1a.Objectives (from AD-416):
1) Develop a model of pasture management incorporating multiple forage species and mechanistic nutrient cycling;. 2)test model predictions against measured data collected on farms in the northeastern United States; and. 3)employ the model in the context of Grazingland CEAP to understand and predict the environmental implications of conservation practices in temperate pastures of the northeastern United States.
1b.Approach (from AD-416):
Existing rangeland models are widely used, but are inadequate for the very different climatic conditions, dominant species, and management strategies used in temperate humid pastures. Existing mono- and multi-species models will provide the initial framework for development of a new mechanistic pasture model simulating plant growth, competition, and nutrient cycling in pastures. The model will be validated using on-farm data collected as part of ongoing ARS research. Model findings will contribute to both Grazingland CEAP efforts and to developing recommendations for pasture management.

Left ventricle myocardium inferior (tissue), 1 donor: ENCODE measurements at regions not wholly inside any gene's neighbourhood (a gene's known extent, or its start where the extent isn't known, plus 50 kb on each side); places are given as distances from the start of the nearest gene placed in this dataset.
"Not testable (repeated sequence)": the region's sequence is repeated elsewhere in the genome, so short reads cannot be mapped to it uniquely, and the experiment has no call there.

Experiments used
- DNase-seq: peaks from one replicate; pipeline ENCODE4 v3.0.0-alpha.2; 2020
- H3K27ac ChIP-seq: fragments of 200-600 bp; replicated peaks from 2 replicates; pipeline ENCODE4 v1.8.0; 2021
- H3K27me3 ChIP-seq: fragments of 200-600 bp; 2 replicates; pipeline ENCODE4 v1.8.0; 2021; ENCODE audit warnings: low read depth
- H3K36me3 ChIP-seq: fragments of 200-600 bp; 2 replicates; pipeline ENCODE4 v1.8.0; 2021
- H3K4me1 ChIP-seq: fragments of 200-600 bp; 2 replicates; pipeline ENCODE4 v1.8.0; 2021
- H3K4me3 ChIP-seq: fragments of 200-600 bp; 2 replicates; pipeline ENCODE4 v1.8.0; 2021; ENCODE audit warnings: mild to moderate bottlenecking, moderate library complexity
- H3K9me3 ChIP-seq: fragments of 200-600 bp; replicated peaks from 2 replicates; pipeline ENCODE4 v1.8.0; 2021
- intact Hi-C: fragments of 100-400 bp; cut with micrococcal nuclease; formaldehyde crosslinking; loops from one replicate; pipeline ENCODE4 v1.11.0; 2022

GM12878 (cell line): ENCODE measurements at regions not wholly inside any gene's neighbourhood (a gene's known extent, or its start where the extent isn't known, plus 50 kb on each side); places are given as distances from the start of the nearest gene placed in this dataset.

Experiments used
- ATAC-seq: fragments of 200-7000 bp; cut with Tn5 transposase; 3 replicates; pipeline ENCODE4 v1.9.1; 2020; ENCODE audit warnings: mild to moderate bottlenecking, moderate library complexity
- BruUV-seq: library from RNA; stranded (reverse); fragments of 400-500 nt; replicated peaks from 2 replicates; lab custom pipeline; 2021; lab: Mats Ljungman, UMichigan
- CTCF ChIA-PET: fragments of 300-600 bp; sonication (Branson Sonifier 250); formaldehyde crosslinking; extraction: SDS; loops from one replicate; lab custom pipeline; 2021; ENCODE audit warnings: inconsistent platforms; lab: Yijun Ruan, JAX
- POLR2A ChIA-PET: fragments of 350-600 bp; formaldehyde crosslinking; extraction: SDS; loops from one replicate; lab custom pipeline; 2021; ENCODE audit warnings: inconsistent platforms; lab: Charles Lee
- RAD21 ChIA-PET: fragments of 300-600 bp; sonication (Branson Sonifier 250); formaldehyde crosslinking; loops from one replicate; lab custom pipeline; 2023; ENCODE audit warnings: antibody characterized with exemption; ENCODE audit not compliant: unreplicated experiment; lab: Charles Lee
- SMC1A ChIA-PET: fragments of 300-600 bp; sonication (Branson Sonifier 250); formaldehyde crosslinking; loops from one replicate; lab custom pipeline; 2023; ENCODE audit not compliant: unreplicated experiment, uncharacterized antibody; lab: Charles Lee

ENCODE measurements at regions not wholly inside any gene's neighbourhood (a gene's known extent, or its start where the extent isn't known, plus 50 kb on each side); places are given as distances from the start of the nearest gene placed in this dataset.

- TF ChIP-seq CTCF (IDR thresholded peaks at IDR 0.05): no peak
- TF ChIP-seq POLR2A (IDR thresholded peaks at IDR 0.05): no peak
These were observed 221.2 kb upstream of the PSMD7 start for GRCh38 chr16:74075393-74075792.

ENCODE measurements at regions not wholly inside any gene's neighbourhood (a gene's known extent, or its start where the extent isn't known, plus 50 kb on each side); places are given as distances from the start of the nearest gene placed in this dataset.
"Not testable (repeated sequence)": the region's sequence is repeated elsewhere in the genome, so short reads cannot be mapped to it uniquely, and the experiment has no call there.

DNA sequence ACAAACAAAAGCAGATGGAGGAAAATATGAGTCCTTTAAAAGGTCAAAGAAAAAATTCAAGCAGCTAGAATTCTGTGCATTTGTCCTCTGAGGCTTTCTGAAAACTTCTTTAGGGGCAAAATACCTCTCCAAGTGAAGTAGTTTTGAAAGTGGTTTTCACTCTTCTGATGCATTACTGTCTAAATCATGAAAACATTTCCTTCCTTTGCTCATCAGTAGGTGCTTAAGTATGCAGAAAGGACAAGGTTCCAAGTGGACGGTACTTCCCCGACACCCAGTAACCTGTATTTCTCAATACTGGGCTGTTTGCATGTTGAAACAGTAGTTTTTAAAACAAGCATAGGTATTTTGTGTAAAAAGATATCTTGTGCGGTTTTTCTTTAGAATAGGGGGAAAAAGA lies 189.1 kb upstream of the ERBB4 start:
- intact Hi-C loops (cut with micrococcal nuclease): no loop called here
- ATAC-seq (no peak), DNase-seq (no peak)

A doctoral student has been employed on this project, and has begun research on model plant species needed to modify an existing model of cropping systems for use with multispecies perennial pastures. Preliminary research results will be presented at the Crop Science Society of America meeting.